Monday, July 9, 2018

ARC Review: Over and Over Again by Cole McCade

Over and Over AgainFrom the blurb:

A ring of braided grass. A promise. Ten years of separation. 
And memories of an innocent love with the power to last through time. 
When Luca Ward was five years old, he swore he would love Imre Claybourne forever. Years later, that promise holds true—and when Luca finds himself shipped off to Imre’s North Yorkshire goat farm in disgrace, long-buried feelings flare back to life when he finds, in Imre, the same patiently stoic gentle giant he’d loved as a boy. The lines around Imre’s eyes may be deeper, the once-black night of his hair silvered to steel and stone…but he’s still the same slow-moving mountain of a man whose quiet-spoken warmth, gentle hands, and deep ties to his Roma heritage have always, to Luca, meant home. 
The problem? 
Imre is more than twice Luca’s age. 
And Luca’s father’s best friend. 
Yet if Imre is everything Luca remembered, for Imre this hot-eyed, fey young man is nothing of the boy he knew. Gone is the child, replaced by a vivid man whose fettered spirit is spinning, searching for north, his heart a thing of wild sweet pure emotion that draws Imre into the compelling fire of Luca’s frustrated passions. That fragile heart means everything to Imre—and he’ll do anything to protect it. 
Even if it means distancing himself, when the years between them are a chasm Imre doesn’t know how to cross. 
But can he resist the allure in cat-green eyes when Luca places his trembling heart in Imre’s hands…and begs for his love, over and over again?

Heather's rating:

*3.75 stars*, rounded up for the explosion of emotions at the end of the story. 

Over and Over Again was my first book by Cole McCade and it was a whopper, clocking in at nearly 700 pages. But though the story was lengthy and took me a long time to read, I found it to be really satisfying and completely worth my time.

Over and Over Again is a meal of a story, not a snack.

First of all, in case anyone is curious, Imre's name is pronounced eeee-mm-ray. TBH, I was sort of saying "Ernie" with an "m" sound and mushing it together in my head because that's just what popped in there when I started reading (yes, I know my random pronunciation doesn't make sense). It sounds much prettier the real way, though he'll always be Er-m-ie to me.

Okay, now that that's out of the way, let's get to the meat of things: the story. I was concerned a bit about the relationship between Irme and Luca because of their almost uncle/nephew relationship from childhood. I love an age gap, but I do NOT do incest, and I was worried that it would get a little... creepy. To be frank, it did get a bit close to that line for me at times, but I was able to push past it. I had to remind myself that I was also 19 when I met my older husband, and that helped a bit.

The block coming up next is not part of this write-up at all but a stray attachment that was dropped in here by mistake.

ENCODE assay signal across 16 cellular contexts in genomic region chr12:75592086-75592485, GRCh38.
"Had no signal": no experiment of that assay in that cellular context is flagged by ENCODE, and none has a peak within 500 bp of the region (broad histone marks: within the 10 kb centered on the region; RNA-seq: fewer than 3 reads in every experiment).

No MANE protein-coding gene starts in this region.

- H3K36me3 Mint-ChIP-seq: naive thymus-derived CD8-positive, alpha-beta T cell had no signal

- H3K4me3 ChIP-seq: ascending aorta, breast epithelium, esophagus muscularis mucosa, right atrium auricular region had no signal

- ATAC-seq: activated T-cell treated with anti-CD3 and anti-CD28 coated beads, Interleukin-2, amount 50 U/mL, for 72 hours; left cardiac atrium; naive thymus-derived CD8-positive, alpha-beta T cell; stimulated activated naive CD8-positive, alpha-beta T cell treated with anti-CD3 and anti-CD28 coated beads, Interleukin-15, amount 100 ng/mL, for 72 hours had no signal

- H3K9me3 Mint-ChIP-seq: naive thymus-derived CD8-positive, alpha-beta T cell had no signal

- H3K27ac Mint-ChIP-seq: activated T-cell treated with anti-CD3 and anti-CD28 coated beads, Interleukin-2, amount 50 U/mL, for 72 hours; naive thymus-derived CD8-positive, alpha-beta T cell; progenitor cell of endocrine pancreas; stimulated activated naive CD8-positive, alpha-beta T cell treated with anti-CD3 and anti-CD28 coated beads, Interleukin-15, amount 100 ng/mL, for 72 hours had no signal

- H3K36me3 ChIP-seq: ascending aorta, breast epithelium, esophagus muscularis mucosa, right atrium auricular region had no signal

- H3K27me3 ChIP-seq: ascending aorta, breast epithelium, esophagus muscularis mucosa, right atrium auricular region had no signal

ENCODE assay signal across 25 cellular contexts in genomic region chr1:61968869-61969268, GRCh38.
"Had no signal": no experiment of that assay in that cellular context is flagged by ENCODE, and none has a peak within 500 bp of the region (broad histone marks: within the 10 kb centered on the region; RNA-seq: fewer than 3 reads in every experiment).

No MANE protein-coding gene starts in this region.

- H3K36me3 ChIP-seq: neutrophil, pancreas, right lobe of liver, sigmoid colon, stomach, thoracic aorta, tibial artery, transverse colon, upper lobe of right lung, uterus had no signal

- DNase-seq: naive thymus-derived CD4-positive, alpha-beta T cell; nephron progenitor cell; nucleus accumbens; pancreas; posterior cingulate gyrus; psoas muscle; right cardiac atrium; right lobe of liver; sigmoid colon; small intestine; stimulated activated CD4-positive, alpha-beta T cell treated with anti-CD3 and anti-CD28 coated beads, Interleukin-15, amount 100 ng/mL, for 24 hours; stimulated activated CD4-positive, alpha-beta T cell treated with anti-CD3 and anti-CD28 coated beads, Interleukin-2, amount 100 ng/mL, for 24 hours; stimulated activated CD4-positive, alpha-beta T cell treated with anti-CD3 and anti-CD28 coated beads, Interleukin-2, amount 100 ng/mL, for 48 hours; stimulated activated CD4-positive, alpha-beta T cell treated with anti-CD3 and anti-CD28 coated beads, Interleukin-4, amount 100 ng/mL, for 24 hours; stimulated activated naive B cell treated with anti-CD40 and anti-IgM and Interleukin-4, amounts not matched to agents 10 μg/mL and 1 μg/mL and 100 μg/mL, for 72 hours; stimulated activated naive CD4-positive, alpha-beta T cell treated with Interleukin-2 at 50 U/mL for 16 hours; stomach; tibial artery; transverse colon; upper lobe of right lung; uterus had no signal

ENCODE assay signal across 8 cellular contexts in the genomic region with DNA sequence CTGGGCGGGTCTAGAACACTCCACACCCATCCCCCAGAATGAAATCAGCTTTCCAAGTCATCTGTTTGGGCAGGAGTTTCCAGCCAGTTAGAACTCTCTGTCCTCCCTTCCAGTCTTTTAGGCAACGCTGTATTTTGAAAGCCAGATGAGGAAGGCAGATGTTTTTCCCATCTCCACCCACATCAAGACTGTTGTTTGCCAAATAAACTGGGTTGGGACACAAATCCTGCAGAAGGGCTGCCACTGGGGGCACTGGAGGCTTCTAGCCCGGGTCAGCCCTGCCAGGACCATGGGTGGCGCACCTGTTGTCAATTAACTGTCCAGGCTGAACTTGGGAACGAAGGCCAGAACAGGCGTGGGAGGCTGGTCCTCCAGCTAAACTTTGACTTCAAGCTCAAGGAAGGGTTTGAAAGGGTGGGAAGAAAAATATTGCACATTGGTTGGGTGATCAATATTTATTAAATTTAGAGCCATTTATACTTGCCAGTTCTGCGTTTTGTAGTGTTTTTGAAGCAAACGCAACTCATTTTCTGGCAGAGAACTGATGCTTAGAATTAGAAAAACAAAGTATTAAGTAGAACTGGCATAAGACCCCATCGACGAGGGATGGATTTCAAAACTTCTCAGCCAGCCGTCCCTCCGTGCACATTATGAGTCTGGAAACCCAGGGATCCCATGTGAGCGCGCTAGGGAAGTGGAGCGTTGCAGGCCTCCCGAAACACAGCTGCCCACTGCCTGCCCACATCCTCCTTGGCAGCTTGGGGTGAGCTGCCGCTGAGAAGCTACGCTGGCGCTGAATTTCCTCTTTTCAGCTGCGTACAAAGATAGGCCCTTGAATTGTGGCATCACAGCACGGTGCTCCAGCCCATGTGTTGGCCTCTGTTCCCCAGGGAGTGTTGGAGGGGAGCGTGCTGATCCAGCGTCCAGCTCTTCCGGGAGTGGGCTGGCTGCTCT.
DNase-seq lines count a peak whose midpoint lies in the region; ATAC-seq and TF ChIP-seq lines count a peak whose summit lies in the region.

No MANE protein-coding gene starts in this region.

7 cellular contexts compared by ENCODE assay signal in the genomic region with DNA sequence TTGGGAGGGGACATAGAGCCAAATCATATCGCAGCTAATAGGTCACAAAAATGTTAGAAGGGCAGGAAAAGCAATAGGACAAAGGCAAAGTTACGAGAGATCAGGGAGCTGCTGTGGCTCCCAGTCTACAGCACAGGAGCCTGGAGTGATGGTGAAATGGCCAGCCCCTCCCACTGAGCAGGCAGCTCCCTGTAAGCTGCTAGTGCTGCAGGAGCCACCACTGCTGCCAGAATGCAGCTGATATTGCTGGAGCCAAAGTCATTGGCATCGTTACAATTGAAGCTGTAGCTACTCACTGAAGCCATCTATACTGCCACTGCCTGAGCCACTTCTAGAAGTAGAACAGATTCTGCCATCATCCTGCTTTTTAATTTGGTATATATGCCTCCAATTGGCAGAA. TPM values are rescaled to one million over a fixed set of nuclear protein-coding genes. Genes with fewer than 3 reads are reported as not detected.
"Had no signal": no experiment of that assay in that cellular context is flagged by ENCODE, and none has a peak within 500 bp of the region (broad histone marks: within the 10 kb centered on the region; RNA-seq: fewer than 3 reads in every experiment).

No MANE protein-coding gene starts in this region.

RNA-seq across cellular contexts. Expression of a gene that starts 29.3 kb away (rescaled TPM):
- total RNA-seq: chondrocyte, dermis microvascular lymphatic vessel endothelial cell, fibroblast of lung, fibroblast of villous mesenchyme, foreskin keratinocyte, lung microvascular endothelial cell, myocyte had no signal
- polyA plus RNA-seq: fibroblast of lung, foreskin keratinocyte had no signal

The story is very... poetic. The whole plot trudges along slowly and methodically. The goats need checking on. The food gets cooked. There is a languid pace to the story that I surprisingly liked. There is a reason that the story is so long and that is due to the plethora of farming and atmospheric details. Though I think some repetitiveness could have been paired away, I was surprisingly engaged for the whole story. Sure, I wasn't glued to my Kindle (except for the stellar final 20% or so), but I was never bored while reading. And the writing was truly like poetry at times. Very beautiful descriptors and lots of sensory details made for a lovely reading experience.

I guess I would call this a slow-burn romance, though there is an intimacy there between the MCs from the start. Both characters start off loving each other, in a way, but the physical side takes its time to develop. I thought that the slow burn was very well done, and we got the right amount of heat by the end. I also really loved how Irme was demisexual, which fit right in with his personality and his approach to relationships.

One thing that killed me about Irme was how he rarely spoke in contractions. I know the author was trying to portray the fact that English was perhaps not his first language, but it's always awkward for me to read wordy sentences sans contractions for some reason.

Though it took me over a week to read, Over and Over Again really impressed me by the end. I loved, loved, loved Cole McCade's writing style, and I could easily see him becoming a favorite author of mine. Especially in the last 20% when he made me choke up and feel a huge rush of emotions that took me by surprise. Excellent ending.

Take a chance on Over and Over Again.

*Copy provided in exchange for an honest review*

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Enjoy, my friends!!

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